Intelligence, Callous-Unemotional Traits, and Antisocial Behavior

  title={Intelligence, Callous-Unemotional Traits, and Antisocial Behavior},
  author={Bryan R. Loney and Paul J. Frick and Mesha L. Ellis and Monique G. McCoy},
  journal={Journal of Psychopathology and Behavioral Assessment},
Research has consistently shown that children with severe conduct problems often exhibit intellectual deficits, especially in their verbal abilities. We investigated whether or not this finding only applies to certain subgroups of children with severe conduct problems. In a sample of 117 clinic-referred children between the ages of 6 and 13, we assessed for Oppositional Defiant Disorder (ODD) and Conduct Disorder (CD) symptoms using a structured diagnostic interview with each child's parent and… 

Emotional processing in children with conduct problems and callous/unemotional traits.

It was demonstrated that it was the combination of CP and a high number of CU traits that differentiated emotional attributions, and youth with CU traits had more difficulty in identifying sad facial expressions.

Callous-unemotional traits and developmental pathways to severe conduct problems.

Investigation of potential differences between nonreferred children with and without CU traits suggests that the processes underlying deficits in emotional and behavioral regulation in children with conduct problems may be different for children with CU traits.

Cognitive Ability and Psychopathic Traits: Independent and Interactive Associations with Youth Conduct Problems

Preliminary data persuasively suggest that early narcissism is a critical facet of psychopathy and in conjunction with IQ, may suggest a unique profile associated with emergent conduct problems.

Callous–Unemotional Traits in Predicting the Severity and Stability of Conduct Problems and Delinquency

The current study tests whether the presence of callous–unemotional (CU) traits designates a group of children with conduct problems who show an especially severe and chronic pattern of conduct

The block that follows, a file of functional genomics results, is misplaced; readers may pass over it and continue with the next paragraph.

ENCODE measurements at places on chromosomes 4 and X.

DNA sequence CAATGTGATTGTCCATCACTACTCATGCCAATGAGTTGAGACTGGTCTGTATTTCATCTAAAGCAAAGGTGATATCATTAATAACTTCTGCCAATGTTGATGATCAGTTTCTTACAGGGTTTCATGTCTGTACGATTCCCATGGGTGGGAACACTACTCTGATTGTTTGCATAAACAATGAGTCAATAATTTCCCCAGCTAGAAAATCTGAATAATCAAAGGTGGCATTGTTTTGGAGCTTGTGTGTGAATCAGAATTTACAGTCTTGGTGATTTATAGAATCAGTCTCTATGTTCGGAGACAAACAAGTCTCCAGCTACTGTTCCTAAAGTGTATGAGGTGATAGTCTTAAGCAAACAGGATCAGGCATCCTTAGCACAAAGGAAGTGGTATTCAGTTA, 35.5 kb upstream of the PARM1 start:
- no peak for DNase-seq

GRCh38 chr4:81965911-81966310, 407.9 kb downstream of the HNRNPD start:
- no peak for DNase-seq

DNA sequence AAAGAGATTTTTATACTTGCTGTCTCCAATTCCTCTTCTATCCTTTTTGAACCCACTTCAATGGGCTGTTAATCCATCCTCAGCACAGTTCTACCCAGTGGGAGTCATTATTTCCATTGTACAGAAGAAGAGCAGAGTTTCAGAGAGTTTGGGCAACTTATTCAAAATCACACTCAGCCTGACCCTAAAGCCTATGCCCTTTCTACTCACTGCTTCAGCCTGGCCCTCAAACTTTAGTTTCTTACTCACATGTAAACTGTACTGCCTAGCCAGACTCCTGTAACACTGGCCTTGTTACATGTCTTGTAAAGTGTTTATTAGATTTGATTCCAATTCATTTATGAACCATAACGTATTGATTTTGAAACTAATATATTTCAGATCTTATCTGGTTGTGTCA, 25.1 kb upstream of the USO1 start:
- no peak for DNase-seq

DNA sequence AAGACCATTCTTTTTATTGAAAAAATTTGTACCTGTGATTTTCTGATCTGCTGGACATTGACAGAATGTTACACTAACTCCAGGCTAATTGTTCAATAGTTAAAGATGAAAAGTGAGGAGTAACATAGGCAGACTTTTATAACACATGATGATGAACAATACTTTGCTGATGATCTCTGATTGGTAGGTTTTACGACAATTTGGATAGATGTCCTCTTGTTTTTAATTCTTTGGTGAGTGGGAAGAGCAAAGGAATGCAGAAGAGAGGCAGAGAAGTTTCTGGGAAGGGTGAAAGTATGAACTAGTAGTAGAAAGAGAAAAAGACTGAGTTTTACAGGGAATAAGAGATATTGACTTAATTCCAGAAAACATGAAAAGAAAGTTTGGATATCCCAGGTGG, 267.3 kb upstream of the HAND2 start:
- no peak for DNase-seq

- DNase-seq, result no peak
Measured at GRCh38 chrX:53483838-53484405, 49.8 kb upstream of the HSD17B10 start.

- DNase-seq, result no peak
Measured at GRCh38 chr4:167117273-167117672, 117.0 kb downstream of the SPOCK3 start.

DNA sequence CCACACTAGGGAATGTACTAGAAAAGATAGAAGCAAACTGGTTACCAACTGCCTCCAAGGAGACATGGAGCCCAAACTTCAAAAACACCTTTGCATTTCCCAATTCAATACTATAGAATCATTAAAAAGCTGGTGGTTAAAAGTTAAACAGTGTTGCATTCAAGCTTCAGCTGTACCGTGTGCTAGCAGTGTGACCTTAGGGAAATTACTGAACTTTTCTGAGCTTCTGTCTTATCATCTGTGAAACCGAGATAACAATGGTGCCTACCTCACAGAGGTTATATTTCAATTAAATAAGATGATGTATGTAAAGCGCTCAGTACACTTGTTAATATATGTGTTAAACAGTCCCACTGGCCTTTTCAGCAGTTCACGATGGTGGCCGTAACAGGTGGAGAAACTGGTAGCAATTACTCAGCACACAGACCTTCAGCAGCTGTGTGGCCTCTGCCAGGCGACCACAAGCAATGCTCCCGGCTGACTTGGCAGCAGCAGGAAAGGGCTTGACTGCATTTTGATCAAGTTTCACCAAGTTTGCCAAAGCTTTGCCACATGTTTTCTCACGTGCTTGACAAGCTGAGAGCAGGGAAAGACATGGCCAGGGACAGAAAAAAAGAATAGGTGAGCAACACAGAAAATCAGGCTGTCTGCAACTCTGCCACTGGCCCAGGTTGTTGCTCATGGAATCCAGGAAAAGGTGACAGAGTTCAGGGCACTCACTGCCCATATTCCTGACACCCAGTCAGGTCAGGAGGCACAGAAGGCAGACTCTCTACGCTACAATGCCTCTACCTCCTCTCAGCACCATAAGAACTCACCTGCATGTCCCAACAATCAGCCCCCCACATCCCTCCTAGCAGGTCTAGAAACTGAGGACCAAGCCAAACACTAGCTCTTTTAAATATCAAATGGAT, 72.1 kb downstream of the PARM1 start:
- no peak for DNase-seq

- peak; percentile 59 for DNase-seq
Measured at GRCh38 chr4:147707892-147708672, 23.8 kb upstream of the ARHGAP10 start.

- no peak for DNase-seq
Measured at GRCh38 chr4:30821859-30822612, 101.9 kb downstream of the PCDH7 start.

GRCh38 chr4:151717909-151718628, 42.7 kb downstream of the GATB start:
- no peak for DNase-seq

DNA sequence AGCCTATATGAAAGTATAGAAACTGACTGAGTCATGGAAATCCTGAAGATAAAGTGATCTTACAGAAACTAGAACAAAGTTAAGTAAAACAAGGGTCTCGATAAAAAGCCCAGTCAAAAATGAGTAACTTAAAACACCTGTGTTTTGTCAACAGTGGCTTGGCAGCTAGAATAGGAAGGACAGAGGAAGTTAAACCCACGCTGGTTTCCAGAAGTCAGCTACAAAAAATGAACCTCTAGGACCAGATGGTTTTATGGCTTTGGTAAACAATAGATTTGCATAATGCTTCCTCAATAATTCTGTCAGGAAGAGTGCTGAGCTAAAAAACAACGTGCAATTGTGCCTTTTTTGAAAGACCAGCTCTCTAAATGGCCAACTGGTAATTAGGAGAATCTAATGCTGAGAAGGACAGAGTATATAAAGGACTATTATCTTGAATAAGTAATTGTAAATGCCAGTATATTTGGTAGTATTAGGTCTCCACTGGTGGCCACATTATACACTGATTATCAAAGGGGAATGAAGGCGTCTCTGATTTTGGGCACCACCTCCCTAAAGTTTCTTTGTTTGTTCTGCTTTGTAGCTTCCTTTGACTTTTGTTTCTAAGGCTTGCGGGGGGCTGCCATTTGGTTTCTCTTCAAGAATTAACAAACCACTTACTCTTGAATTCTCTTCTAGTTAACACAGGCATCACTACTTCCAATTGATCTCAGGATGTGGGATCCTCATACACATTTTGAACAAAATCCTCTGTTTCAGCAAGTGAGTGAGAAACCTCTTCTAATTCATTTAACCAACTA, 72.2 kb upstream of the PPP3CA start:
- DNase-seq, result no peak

Predicting the Stability of Conduct Problems in Children with and Without Callous-Unemotional Traits

We tested predictors of persistence in conduct problems for children with and without callous-unemotional (CU) traits. Participants were 79 children of an original 98 children recruited from a

Narcissism and Callous-Unemotional Traits Prospectively Predict Child Conduct Problems

  • Kristen L JeziorMeghan E McKenzieSteve S Lee
  • Psychology
    Journal of clinical child and adolescent psychology : the official journal for the Society of Clinical Child and Adolescent Psychology, American Psychological Association, Division 53
  • 2016
Preliminary findings suggest that individual differences in narcissism and CU traits, even relatively early in development, are uniquely associated with emergent CP.

Dimensions of Psychopathy and their Relationships to Cognitive Functioning in Children

Findings indicated a positive relationship between narcissism and both verbal and nonverbal abilities, even after accounting for conduct problems and hyperactivity, and interactions between gender and the dimensions of psychopathy.

Callous-Unemotional Traits and Conduct Problems in the Prediction of Conduct Problem Severity, Aggression, and Self-Report of Delinquency

Callous-unemotional traits predicted self-reported delinquency in some children who did not initially show high levels of conduct problems and this predictive relationship seemed to be strongest for girls in the sample who were high on CU traits but who didNot show significant conduct problems.

Parent Training Outcomes Among Young Children with Callous–Unemotional Conduct Problems with or at Risk for Developmental Delay